The holiday season is a special time. For eating too much, drinking too much, stressing out over gifts and sending out Christmas cards. In short, an ambivalent time for people. There’s a lot of pressure to have Hallmark-perfect family gatherings full of love and fellowship and merry memory making. The reality however oftentimes involves one or more of the following: a critical mother, deadbeat dad, alcoholic older brother, a vindictive ex-wife, spoiled children who feel entitled, and siblings whose rivalry matches that between the Steelers and Ravens.
Granted, my family is only mildly dysfunctional in the grand scheme of things. We’re more annoying and mean and quirky than fit for a reality television series. It’s just enough batshit crazy to drive me crazy though.
The last few years I’ve repeated a helpful mantra in my head, reminding myself I need not attend every argument I’m invited to. That reminder has saved me a great deal of grief in all realms of my life. Yet a part of me still dreaded long visits with my immediate family. Don’t get me wrong, I love them. I’m also deeply ambivalent about them. Because we’re all messy, and family dynamics are messy and complicated and wrought with deep emotions and wrongs from years past.
I never know what to expect. I’m the black sheep of the family for several reasons. I’d like to think it’s because I’m the healthiest, non-crazy person in the family. They would likely beg to differ. Regardless, sometimes the visits are lovely and kind and gentle. Other times the hostility and unmet expectations and judgments are felt from the first hello.
The last few years I’ve tried to break old family dynamics and re-create my role in the family. At first, I tried to kindly point out the mean-spirited comments, the judgments, the scapegoating. Let me tell you, that did not go over well. I was reminded that no one takes advantage of therapeutic services if they did not seek those services in the first place.
Then I learned to take better care of myself by not engaging as much in the old family dynamics. The intent is good. The execution, however, only successful half the time. But even when I was able to not engage, I still felt cut off from the family. Because well, I wasn’t engaging. I would walk away or stay away to avoid falling into old dynamics.
So both of those tactics are successful in my self-care. But I realized I was still left feeling not fulfilled with the situation. This Christmas season, a light bulb went off. I realized I wasn’t engaging so I wasn’t connecting. And really, isn’t that what fulfilling relationships are about–the connecting? The validating of who you are as a person. The sharing of thoughts and beliefs and opinions that form conversations. The experiencing of activities and events. Isn’t that what fills our souls?
So this year I made a concerted effort, difficult as it was, to remain in rooms and with conversations I did not agree with. My family is very good with flinging judgments about, complaining about things they have no control over, discussing plans they will never act on. They’re very good at critiquing and blaming and passive-aggressive acts and backhanded compliments. They’re masters of creating competitions about well, everything. Those things drive me to drink.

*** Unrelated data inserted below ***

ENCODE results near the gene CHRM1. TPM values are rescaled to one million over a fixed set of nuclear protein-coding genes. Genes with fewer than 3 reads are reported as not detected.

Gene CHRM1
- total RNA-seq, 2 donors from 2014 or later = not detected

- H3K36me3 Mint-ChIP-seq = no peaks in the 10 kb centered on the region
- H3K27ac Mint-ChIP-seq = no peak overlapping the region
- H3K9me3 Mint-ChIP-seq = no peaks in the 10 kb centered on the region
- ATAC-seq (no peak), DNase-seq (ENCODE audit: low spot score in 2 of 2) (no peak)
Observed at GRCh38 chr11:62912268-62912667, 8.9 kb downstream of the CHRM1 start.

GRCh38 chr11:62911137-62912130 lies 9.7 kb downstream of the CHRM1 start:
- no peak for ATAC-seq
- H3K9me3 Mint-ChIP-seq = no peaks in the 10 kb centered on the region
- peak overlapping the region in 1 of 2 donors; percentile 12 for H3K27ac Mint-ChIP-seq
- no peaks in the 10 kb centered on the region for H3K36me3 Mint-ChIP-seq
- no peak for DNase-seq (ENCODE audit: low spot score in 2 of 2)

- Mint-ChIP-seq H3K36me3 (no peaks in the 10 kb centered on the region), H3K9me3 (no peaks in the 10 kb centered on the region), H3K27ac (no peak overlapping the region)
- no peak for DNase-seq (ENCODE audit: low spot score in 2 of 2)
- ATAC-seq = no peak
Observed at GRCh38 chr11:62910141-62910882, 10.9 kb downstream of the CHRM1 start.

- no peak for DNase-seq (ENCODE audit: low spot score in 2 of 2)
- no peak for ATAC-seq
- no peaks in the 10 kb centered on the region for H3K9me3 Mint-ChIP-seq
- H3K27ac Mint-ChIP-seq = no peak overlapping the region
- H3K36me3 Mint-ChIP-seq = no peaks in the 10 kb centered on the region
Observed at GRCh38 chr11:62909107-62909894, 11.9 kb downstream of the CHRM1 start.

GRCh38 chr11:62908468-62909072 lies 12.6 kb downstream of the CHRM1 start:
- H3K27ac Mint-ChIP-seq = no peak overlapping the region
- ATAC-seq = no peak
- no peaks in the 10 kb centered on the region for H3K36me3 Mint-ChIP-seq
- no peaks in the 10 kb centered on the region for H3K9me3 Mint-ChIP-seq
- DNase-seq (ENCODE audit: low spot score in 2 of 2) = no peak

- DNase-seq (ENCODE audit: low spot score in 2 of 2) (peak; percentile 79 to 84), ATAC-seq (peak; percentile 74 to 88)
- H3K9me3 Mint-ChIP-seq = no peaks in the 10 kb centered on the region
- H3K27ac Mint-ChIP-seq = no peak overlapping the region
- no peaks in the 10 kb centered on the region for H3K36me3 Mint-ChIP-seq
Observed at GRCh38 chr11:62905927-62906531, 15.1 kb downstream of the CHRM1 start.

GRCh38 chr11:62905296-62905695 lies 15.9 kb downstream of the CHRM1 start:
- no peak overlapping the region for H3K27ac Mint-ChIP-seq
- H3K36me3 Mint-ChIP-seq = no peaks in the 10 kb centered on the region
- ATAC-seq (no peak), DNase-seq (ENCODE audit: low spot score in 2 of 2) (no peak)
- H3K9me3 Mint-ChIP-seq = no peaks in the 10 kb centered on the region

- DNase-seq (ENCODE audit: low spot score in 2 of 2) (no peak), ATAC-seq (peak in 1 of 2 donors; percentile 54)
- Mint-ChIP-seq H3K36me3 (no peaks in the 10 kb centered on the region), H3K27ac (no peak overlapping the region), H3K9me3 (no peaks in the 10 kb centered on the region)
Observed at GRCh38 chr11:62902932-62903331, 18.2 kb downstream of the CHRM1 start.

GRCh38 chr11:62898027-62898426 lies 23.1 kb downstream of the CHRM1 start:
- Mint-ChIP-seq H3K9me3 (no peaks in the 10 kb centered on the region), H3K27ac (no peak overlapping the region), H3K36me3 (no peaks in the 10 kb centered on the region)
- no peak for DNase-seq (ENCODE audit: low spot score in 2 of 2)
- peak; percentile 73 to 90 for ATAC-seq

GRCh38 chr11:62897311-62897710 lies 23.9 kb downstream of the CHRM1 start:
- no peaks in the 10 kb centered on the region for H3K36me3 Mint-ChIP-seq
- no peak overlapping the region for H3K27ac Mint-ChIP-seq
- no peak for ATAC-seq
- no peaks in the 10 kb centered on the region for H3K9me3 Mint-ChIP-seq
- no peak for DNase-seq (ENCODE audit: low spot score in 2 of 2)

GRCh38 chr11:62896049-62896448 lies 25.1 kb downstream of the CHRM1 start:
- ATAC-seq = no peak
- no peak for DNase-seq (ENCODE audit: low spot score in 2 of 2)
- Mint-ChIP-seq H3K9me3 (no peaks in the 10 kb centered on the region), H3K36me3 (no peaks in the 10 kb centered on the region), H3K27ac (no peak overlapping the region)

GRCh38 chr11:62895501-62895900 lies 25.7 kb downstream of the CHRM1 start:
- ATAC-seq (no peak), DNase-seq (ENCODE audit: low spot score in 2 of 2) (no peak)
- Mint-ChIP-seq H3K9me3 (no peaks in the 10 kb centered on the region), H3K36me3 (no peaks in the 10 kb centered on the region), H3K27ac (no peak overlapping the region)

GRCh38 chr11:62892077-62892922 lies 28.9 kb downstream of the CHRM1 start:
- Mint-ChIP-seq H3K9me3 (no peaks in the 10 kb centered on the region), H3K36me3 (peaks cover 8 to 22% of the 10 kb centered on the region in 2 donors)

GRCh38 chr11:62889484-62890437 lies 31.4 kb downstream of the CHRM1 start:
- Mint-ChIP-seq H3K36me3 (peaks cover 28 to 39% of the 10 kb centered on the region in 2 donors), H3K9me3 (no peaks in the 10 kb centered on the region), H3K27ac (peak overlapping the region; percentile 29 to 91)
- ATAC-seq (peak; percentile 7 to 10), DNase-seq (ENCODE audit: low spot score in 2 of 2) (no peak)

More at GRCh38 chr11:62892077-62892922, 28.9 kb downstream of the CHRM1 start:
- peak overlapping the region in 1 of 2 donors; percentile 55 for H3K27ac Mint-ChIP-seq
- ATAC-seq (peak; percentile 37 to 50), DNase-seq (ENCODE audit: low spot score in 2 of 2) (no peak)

So I learned to stop trying to point out logic or other ways to view the world. I learned instead to sit side-by-side with them. And listen. And bite my tongue until it bled. I smiled and nodded. Not because I agreed with them. But because I love them and see who they are in their messiness and still love them. Because at this ripe old age of 41, I value the connections with my family more than trying to improve their messy selves.
I’ve realized it’s better for me to be kind than right. I realized it’s not about me. I didn’t need to point out more constructive ways to cope with their problems. I didn’t need to argue their judgments. I also don’t need to agree with them in order for me to sit with them. To be with them. To share space with them. To share my life with them. To connect with them. I’ve realized that simply put, my brand of messy is different than their brand of messy. And that’s OK. It doesn’t have to be the same. It’s enough that we connect with our different brands of messy.
Because really, isn’t that we want for ourselves? For connecting with people. For people to see who we are in our judgments and failures and flaws, and still love us? For people to value being kind to us over being right and us wrong?
And I’ve found that in these moments of connection, mutual kindness blossoms. Sometimes. Before one of us opens our big mouths and proves to be human once again.
Let me be clear also that I”ve learned that certain people earn their right to hear my story, my whole story. I’ve learned good boundaries, and what to share with whom. I may not be able to share my entire story to my family for self-preservation, but that doesn’t negate the love we feel for each other. Love is different than like. Some moments I like them. Others, not so much. But I’ve learned to stop expecting them to be who they are not. I’ve stopped hoping for a different childhood. I’ve stopped hoping for their agreement on how I view life. In such, I’ve found peace.
In taking the extra step of taking the initiative to engage with them, where they’re at in their own lives, I’ve found a renewed connection. Is it perfect? No. And none of us are. I may be the black sheep of the family, but none of the white sheep are snow white either.